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No Act Is Too Small In The Fight To End Climate Change

11/18/2015 01:54 EST | Updated 11/18/2016 05:12 EST
Pixabay/Creative Commons

It's interesting how one idea can permanently impact our lives. This article was born out of such an idea; a simple yet powerful statement that showed up in multiple ways, compelling me to listen.

It began while I was scrolling through the myriad of choices for something to watch on Netflix. The title I Am caught my eye, so I decided to see what it was about. I Am is director Tom Shadyac's love letter to us human beings. The film became a catalyst for me, when this one sentence -- "Nothing in nature takes more than it needs" -- permeated my consciousness.

THE Big Topic -- Climate Change

Almost daily we hear about the deteriorating state of our planet and how climate change is the issue we all need to actively do something about. On both a personal and global level.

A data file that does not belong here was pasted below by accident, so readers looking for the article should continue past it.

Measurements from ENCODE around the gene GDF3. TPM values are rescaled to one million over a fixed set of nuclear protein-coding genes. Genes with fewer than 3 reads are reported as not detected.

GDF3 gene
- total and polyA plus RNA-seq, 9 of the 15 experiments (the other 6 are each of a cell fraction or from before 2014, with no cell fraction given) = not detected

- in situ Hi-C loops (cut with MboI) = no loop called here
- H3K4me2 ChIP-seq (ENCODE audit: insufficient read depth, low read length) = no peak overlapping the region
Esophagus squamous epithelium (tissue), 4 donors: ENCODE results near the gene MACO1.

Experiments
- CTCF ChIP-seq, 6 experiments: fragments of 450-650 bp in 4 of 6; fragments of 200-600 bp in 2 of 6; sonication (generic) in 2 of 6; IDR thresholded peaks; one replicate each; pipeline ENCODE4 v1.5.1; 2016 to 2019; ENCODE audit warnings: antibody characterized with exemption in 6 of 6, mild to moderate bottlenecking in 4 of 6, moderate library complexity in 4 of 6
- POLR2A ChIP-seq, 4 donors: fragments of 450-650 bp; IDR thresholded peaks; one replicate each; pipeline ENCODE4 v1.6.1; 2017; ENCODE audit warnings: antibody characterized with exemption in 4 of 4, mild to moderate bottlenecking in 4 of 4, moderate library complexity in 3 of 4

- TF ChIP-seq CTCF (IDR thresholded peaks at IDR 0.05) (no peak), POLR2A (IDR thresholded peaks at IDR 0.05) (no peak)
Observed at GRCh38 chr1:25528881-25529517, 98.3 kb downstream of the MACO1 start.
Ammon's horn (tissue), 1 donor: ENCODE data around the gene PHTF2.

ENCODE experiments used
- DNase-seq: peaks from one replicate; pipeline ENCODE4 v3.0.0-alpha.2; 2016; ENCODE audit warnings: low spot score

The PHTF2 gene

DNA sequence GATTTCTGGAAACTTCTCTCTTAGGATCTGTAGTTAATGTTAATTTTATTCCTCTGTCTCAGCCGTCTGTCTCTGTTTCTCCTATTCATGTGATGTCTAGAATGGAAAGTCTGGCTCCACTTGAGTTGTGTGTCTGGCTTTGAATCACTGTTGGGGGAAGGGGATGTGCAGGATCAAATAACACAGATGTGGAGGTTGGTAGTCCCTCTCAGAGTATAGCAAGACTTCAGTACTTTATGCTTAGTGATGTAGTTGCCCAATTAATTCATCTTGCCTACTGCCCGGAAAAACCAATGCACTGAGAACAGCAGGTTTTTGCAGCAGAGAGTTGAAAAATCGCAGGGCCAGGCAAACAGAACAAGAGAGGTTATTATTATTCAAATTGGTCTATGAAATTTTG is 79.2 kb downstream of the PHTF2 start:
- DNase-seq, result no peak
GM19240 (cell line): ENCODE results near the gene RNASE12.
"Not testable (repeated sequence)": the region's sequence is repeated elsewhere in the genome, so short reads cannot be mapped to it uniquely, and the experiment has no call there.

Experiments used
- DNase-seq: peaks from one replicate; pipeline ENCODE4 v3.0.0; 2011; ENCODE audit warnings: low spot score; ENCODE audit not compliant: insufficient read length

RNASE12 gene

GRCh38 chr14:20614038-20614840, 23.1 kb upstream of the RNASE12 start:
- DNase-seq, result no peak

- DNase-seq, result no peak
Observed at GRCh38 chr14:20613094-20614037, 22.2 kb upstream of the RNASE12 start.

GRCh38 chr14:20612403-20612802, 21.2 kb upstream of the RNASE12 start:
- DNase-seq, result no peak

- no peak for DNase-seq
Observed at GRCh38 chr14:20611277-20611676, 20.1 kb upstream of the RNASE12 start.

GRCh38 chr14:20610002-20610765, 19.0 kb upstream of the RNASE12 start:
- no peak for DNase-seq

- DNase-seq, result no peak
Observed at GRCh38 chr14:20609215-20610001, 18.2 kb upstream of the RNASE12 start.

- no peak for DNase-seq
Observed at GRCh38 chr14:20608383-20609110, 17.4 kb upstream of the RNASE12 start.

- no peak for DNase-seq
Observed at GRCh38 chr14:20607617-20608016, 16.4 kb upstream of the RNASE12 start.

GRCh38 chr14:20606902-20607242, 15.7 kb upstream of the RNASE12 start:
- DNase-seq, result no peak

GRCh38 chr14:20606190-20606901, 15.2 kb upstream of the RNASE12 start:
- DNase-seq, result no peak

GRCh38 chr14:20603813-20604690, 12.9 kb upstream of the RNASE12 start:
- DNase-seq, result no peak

The big news revolves around the United Nations who is working with the French government towards securing a legally binding global climate agreement to curb carbon emissions, in Paris, at the UNFCCC COP 21 climate change conference this December. What they are asking for is a start, but is it enough?

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Nothing in Nature Takes More Than it Needs

This idea that nothing in nature takes more than it needs speaks profoundly to how we humans have ignored this vital lesson from the natural world around us and is almost diametrically opposed to the human economic growth model that breeds rampant over-consumption and is no longer sustainable.

As I learned watching the movie, when something in nature does take more than it needs, it becomes subject to this law and dies off. We call something that takes more than its share in the human body -- cancer.